While I was President of Orb Films, there was considerable controversy over the motives of the whistleblowers in our films. Some decried that they were pursuing revenge, or rumormongering, or clamoring for attention. All of these accusations distracted the public from the real issue at hand, which was improper incentives, which unintentionally allowed hospitals to profit through unnecessary surgeries and premature discharges. I wrote this op-ed, published in the Fremont Argus, to remind us all that this does not have to be an adversarial issue; it is a matter of a conflict of interests that needs to be addressed, for the health of our doctors, our patients, and our community at large. Full text below.
In light of the recent whirlwind of responses to the film Life for Sale, I want to stress that the film was never intended as an attack on any institution, hospital, or clinical agency. The identification of a specific hospital where something so appalling as the issues described in the film occurs was only used to demonstrate and buttress the legitimacy and reality of the patients' testimonies. People, places, and events in the movie are not vague, nonexistent, and unimportant. The intricate and shocking details of every patient's experience only serves to highlight the issue as a significant and current predicament in today's national healthcare system.
What we intended and still intend to focus on is the law, and the definite and lethal drawbacks of the Healthcare Quality Improvement Act of 1986. Giving hospital administrators that much power – immune power (which can be likened to absolute power) – is egregiously unhealthy for anyone associated with or patronizing the healthcare system. There are unequivocal and particular problems with the law, and our film exposes those problems in a humane, inquisitive, unfeigned manner. Although those who choose to abuse this legislative loophole should nevertheless also be held accountable for their detrimental actions, we hope in all sincerity to ameliorate the problem, not to exacerbate it by initiating a reputation-smearing public relations war. We work for the best interests of all people, including those who administer healthcare.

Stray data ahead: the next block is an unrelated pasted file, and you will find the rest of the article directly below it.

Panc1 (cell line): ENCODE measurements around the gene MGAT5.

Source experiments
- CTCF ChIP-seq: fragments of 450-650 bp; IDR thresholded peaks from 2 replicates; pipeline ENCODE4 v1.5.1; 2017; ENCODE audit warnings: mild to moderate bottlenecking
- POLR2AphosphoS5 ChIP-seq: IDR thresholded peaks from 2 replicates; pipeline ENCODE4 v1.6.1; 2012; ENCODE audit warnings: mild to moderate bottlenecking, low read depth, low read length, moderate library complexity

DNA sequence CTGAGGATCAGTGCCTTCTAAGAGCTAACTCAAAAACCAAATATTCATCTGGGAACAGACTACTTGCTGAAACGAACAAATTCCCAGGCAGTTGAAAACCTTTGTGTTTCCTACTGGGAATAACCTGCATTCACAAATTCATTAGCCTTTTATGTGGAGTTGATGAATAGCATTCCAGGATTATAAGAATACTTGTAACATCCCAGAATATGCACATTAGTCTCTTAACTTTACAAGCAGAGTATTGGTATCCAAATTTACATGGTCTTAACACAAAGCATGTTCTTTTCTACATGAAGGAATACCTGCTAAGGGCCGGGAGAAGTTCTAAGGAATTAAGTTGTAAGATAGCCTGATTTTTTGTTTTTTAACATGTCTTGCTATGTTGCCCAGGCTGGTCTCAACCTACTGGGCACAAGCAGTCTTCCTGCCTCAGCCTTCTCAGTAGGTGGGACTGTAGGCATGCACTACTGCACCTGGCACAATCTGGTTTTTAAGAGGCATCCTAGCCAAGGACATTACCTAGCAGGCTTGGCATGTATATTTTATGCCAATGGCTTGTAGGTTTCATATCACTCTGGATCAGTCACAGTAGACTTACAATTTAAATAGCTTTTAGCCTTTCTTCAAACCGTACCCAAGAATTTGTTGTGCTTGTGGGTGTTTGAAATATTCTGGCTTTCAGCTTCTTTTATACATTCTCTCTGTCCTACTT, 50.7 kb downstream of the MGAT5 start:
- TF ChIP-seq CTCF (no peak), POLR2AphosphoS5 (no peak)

Many hospital administrators, if not all, are forced or at the very least pressured and encouraged to initiate such cost-lowering and revenue-producing procedures (such as premature discharge and unnecessary surgeries) due to the need to keep financially afloat in an economy of rapidly closing hospitals. Their intention may very well be to keep hospital doors open for the general public, at the unfortunate and sordid expense of some patients' lives and health. By looking at the possible solutions to this issue in a practical manner, one must submit to the truth that even having a deplorably substandard hospital is better than not having one at all.
Consequently, instead of working against hospital administrators to change the law, we patient advocates should be working cooperatively with hospital administrators to change the law, in protection of the patients' freedoms to live without the risk of being a fatal economic statistic, physicians' freedoms to work without pressure to harm, nurses' freedoms to give the highest quality of care to their patients, and lastly, hospital administrators' freedoms to administer without the improper financial incentives to harm people and potential subsequent pressure from their colleagues to do so.
Today, we have been commissioned to take on a work that is national, highly bureaucratic, and massive in scope. We cannot do it alone. We must do it together. Every individual who knows about this issue can now be held responsible to inform and motivate their neighbor to make a difference alongside them. Every new voice can save a new life. Find out how to join Patient Advocate, Inc. by visiting savethepatients.org. Lives and livelihoods are at stake.
Orb Films Productions